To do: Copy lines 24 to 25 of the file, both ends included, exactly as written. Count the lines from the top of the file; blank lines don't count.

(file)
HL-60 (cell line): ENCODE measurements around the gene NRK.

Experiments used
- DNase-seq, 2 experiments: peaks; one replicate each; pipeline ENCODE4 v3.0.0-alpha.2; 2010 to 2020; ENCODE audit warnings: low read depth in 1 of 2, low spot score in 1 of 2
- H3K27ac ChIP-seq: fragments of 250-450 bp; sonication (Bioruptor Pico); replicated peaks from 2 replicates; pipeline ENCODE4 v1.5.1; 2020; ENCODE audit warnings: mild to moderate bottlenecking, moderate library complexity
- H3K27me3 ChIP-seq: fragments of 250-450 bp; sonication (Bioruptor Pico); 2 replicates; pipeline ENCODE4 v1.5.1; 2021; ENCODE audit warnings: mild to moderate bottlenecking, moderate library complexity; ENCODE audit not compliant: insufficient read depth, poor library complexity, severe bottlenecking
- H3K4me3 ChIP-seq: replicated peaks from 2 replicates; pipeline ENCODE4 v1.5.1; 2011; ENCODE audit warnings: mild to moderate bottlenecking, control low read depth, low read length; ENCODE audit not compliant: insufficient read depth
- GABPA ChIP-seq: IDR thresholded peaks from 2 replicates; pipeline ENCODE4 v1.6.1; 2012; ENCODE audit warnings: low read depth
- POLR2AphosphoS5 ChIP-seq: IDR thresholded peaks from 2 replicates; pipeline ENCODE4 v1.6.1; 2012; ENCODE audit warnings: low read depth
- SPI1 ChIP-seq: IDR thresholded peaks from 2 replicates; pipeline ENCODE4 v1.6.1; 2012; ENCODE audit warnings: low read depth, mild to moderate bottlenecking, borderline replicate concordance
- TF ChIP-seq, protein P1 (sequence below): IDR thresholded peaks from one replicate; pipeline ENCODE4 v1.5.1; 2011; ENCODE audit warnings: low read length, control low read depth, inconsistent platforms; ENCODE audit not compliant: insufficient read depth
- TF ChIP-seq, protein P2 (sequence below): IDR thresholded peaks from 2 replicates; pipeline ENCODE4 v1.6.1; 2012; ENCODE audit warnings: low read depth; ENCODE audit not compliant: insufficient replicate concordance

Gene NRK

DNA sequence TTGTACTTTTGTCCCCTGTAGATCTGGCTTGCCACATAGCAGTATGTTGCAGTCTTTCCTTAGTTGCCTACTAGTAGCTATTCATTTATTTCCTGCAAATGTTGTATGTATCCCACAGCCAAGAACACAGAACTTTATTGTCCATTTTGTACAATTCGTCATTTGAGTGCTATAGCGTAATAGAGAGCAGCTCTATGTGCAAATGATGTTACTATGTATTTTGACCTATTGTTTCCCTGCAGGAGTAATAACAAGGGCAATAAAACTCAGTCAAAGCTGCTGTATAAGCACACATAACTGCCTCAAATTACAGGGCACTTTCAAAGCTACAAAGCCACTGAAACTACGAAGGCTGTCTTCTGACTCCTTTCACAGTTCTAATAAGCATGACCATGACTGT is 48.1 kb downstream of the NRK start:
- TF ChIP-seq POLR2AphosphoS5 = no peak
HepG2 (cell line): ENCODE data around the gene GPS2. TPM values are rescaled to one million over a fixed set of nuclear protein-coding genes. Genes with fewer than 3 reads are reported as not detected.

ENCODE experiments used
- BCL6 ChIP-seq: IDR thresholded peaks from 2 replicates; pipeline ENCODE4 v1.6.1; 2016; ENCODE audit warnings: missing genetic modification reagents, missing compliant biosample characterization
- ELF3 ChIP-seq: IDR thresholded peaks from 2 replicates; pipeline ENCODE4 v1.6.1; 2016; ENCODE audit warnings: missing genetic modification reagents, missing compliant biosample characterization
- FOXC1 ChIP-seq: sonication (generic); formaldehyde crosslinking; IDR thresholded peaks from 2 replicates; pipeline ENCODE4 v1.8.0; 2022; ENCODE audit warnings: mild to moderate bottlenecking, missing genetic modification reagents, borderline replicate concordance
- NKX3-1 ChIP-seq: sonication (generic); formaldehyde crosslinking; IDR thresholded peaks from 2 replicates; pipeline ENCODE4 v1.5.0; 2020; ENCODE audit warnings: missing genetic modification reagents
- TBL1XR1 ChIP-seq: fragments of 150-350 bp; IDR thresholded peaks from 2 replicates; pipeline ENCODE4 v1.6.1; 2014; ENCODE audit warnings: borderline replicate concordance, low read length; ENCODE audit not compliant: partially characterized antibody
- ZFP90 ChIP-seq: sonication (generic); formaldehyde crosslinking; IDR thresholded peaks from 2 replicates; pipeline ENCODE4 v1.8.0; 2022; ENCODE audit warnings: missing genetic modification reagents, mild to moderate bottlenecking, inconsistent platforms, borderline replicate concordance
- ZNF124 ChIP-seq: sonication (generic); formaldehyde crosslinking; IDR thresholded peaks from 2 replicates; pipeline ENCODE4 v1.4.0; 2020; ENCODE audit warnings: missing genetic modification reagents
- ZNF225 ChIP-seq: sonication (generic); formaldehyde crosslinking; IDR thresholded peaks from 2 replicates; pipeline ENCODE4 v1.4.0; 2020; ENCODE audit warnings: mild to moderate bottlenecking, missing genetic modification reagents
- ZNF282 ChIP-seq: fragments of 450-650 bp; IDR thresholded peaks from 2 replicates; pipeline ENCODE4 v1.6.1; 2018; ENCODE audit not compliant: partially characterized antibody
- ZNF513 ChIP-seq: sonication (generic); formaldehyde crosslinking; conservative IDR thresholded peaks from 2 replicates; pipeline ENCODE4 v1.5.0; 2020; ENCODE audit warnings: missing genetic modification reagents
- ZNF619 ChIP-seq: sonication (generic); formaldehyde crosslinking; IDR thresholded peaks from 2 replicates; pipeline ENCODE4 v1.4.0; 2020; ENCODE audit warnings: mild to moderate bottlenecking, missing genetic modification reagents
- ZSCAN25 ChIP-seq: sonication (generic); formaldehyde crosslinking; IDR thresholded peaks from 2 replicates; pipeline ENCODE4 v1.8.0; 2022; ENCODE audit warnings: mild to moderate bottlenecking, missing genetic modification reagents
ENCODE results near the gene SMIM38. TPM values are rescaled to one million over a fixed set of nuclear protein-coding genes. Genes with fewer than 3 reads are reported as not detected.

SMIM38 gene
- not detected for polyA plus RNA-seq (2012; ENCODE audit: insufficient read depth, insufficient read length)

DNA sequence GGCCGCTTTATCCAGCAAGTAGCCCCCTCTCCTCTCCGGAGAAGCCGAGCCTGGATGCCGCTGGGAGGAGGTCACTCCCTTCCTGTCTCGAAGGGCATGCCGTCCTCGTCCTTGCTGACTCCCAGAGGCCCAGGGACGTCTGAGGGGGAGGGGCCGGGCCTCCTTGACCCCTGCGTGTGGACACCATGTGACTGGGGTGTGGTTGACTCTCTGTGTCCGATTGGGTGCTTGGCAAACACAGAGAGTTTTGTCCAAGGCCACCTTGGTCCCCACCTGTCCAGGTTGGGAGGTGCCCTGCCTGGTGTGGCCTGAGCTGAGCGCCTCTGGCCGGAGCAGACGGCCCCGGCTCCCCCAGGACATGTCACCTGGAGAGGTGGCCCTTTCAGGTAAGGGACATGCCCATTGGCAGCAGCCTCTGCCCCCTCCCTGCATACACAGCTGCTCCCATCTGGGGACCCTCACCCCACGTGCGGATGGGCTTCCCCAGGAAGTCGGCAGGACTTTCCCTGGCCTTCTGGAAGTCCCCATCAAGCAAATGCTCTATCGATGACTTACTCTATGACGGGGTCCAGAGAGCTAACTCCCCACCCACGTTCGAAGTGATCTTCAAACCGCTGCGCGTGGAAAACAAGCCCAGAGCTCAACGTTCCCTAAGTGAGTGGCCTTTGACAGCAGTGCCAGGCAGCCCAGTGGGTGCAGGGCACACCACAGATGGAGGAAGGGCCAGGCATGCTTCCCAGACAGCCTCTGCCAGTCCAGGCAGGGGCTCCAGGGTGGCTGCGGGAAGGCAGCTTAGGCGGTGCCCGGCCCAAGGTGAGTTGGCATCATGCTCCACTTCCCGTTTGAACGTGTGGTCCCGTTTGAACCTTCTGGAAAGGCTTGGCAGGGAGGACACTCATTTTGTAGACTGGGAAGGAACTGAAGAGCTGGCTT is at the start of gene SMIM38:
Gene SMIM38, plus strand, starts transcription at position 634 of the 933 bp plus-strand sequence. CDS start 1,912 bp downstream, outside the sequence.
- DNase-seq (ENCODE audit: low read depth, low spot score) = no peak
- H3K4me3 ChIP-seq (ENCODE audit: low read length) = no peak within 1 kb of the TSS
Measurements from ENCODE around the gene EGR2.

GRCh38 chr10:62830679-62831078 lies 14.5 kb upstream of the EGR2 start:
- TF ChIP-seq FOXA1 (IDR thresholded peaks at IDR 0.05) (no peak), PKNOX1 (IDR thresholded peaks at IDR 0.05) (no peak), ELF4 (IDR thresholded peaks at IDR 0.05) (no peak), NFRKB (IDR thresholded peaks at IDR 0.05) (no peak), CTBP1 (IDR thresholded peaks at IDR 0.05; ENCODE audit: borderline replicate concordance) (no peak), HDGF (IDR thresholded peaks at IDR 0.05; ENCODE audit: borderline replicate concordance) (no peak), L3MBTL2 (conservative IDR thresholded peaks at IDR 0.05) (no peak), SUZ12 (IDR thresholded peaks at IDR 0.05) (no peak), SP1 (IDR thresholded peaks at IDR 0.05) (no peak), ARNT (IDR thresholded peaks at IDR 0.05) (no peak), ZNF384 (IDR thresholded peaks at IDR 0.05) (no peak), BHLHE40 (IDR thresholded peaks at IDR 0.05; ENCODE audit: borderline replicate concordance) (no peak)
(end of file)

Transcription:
- ZNF225 ChIP-seq: sonication (generic); formaldehyde crosslinking; IDR thresholded peaks from 2 replicates; pipeline ENCODE4 v1.4.0; 2020; ENCODE audit warnings: mild to moderate bottlenecking, missing genetic modification reagents
- ZNF282 ChIP-seq: fragments of 450-650 bp; IDR thresholded peaks from 2 replicates; pipeline ENCODE4 v1.6.1; 2018; ENCODE audit not compliant: partially characterized antibody